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2 The reconstruction method

In this work, we used a Lucy-Richardson (LR) iterative algorithm adapted for multiple deconvolution, i.e. an algorithm based on the LR method that allows to retrieve full angular resolution images from LBT interferograms. This adaptation was first developed and tested at the University of Genova (Bertero & Boccacci, in preparation) on simulated data made of one frame per orientation angle.

From this code, we have implemented the possibility to add the information of more than one frame per orientation angle, i.e. to do a simultaneous deconvolution of a set of frames per orientation angle. This approach is useful when dealing with noisy and atmospheric-degraded data, in the case of the LBT-like data we have collected. The method yields the common maximum-likelihood estimate object from the full data set. Details of this algorithm are outlined hereafter.

Let's denote f(x,y) the brightness distribution of the object, and hi (x,y) the PSF corresponding to the $ i^{{\rm th}} $ baseline position angle of the LBT interferometer. For each position angle, we observe the interferogram intensity gi (x,y) defined by the object image convolution relationship:

 \begin{displaymath}\displaystyle g_i(x,y) = h_i(x,y) \ast f(x,y) + n(x,y)
\end{displaymath} (1)

where n(x,y) refers to a spatially variant noise process. The original LR algorithm is a non-linear algorithm derived from Bayesian considerations, and based on the knowledge of the PSF. The principle consist in multiplying the result of each iteration by a correction factor Ck(x,y), with k denoting the iteration number, that relates to the remaining fitting error. In standard LR image restoration, i.e. for i=1, the iterative relation is the following:

 \begin{displaymath}\displaystyle f^{k+1}(x,y) = ~f^{k}(x,y) ~C^{k}(x,y)
\end{displaymath} (2)


 \begin{displaymath}\displaystyle C^{k}(x,y) = ~h^{\ast}(-x,-y) ~\ast ~\left[\frac{g(x,y)}{h(x,y) \ast f^{k}(x,y)}\right]
\end{displaymath} (3)

where $ h^{\ast}(-x,-y) $ is the conjugate of h(-x,-y). With a positive constant estimate f0(x,y), this algorithm leads to successive estimates fk(x,y) which are implicitly positive. Since different values of this constant do not lead to significant consequences in term of convergence rate, f0(x,y) was fixed to unity. Another interesting characteristic of this algorithm is the conservation of the total energy. It is also demonstrated (Shepp & Vardi [1982]) that this relation leads to the maximum-likelihood object estimate, under the assumption of a Poisson process in image formation.

In the multiple deconvolution case, i.e. for i>1, we simply sum the contribution of each position angle at each iteration. The iterative scheme is identical to Eq.(2) only the correction factor is changed into:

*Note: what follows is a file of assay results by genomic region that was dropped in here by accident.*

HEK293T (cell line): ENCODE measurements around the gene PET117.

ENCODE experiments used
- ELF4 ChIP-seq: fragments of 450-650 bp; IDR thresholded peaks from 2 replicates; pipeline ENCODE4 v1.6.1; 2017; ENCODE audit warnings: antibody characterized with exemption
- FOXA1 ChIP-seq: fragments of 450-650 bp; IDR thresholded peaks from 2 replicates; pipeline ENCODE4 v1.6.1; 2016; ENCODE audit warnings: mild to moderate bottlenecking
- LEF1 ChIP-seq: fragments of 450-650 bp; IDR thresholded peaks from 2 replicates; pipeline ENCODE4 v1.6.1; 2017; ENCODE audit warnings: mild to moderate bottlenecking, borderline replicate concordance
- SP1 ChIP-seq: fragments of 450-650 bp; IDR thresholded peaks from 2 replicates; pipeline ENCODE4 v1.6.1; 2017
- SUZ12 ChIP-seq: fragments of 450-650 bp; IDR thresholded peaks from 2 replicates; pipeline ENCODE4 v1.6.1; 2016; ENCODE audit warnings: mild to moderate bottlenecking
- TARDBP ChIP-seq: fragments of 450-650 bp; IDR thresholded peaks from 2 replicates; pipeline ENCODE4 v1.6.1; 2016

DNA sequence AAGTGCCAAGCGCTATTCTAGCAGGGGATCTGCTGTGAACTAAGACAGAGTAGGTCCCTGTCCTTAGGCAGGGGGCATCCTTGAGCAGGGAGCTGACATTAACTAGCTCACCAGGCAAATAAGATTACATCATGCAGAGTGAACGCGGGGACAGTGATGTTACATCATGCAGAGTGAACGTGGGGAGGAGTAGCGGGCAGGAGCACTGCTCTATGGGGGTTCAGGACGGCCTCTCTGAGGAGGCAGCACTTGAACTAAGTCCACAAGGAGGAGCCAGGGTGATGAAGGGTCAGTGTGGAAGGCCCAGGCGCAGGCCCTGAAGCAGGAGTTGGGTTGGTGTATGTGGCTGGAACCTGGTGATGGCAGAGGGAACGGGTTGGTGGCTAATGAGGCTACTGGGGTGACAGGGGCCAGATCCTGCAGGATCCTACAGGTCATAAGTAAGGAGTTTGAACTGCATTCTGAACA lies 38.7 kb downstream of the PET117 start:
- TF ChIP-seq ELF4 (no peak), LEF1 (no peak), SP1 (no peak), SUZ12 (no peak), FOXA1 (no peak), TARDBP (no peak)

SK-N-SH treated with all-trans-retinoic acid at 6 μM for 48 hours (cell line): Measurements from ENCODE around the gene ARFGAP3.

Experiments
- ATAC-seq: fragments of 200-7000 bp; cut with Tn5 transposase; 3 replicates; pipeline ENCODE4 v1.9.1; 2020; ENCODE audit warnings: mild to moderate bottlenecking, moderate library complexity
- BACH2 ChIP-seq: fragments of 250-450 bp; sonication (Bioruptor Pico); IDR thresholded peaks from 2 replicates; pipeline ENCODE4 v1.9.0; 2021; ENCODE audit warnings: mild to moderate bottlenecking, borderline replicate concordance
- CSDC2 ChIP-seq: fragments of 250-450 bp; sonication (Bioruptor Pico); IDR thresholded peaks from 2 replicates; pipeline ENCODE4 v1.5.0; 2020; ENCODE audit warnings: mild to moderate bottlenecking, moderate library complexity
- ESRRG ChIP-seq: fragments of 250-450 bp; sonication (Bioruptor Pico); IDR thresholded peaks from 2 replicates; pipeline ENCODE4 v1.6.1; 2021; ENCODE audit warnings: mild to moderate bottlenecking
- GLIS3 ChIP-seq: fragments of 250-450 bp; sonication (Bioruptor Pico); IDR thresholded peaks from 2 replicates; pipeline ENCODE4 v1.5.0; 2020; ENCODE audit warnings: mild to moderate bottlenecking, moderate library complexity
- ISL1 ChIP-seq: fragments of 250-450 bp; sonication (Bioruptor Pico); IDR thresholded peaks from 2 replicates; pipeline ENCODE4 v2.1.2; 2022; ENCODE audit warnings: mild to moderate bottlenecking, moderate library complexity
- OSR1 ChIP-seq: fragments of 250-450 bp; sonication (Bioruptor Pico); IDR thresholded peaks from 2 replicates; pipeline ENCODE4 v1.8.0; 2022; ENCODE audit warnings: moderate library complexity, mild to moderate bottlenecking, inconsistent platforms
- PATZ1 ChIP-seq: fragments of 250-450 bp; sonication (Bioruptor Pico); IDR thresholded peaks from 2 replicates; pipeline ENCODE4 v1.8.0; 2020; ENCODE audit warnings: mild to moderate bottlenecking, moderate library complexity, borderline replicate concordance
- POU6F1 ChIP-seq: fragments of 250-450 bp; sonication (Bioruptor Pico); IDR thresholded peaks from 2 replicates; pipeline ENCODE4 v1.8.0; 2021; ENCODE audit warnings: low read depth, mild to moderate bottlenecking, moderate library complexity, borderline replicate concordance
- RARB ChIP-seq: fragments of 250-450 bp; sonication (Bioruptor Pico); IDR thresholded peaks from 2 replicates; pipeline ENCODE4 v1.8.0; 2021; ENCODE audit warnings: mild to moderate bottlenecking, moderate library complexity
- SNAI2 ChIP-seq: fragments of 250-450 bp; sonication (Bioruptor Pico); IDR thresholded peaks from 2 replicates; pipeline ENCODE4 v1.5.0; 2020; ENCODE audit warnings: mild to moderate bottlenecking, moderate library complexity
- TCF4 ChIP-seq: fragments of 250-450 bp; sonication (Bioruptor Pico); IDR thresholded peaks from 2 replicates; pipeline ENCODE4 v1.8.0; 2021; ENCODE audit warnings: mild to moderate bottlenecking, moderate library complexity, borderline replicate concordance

\begin{displaymath}\displaystyle C^{k}(x,y) =
\frac{1}{H} ~ \sum_{i=1}^N ~ \lef...
...-x,-y) \ast ~\frac{g_i(x,y)}{ h_i(x,y) \ast f^{k}(x,y)}\right]
\end{displaymath} (4)

where N is the number of baseline position angles. 1/H is a normalized term where

 \begin{displaymath}\displaystyle H= \sum_{i=1}^N\,\left[\sum_{x,y}\,h_i(x,y)\right].
\end{displaymath} (5)

Because of the normalization of each hi(x,y) to unity, H=N.

The same approach is used when a set of frames per orientation angle gi,j(x,y) exists, with j denoting the position of the frame in the set. Adaptation of the algorithm to this leaves unchanged Eq.(2) and only modifies the correction factor as following:

 \begin{displaymath}\displaystyle C^{k}(x,y) {=}
\frac{1}{H} \sum_{i{=}1}^N \sum...
...) \ast
\frac{g_{i,j}(x,y)}{ h_i(x,y) \ast f^{k}(x,y)} \right]
\end{displaymath} (6)

where M is the number of frames per angle in the set. Note that the PSF may also be different, and therefore written as hi,j(x,y). But, concerning our data, we were not able to obtain a good knowledge of the corresponding PSF for each frame and therefore preferred a common PSF estimate.

\psfig{figure=ds1757fig1.epsi,height=9.5cm}\end{tabular}\par\end{figure} Figure 1: Numerical simulation of interferometric image synthesis with LBT at optical wavelength of a binary star object. a)simulated binary star image with main component magnitude mR=29 and $ \Delta m_R=1 $. b)one of the noise-free simulated interferograms of the binary (parallactic angle = $ 45\hbox {$^\circ $ }$). c)same interferogram noise-contaminated (10 linear contours levels are shown). d)reconstructed binary star after 1000 iterations of the algorithm (the z-scale is in electrons)

\psfig{figure=ds1757fig2.epsi,height=9.5cm}\end{tabular}\par\end{figure} Figure 2: Same as Fig.1 for a binary star with main component magnitude mR=27.5 and $ \Delta m_R=2.5 $

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